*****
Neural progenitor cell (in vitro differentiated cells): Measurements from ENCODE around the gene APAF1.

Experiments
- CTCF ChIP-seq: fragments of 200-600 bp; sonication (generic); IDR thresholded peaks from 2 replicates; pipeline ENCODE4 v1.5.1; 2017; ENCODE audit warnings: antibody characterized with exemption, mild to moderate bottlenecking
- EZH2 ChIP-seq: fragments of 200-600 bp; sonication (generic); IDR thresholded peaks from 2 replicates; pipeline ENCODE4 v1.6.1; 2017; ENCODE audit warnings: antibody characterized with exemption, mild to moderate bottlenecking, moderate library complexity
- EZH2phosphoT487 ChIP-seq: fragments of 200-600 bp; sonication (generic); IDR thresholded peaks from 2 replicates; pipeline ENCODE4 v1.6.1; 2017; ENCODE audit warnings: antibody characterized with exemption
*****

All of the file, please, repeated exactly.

Neural progenitor cell (in vitro differentiated cells): Measurements from ENCODE around the gene APAF1.

Experiments
- CTCF ChIP-seq: fragments of 200-600 bp; sonication (generic); IDR thresholded peaks from 2 replicates; pipeline ENCODE4 v1.5.1; 2017; ENCODE audit warnings: antibody characterized with exemption, mild to moderate bottlenecking
- EZH2 ChIP-seq: fragments of 200-600 bp; sonication (generic); IDR thresholded peaks from 2 replicates; pipeline ENCODE4 v1.6.1; 2017; ENCODE audit warnings: antibody characterized with exemption, mild to moderate bottlenecking, moderate library complexity
- EZH2phosphoT487 ChIP-seq: fragments of 200-600 bp; sonication (generic); IDR thresholded peaks from 2 replicates; pipeline ENCODE4 v1.6.1; 2017; ENCODE audit warnings: antibody characterized with exemption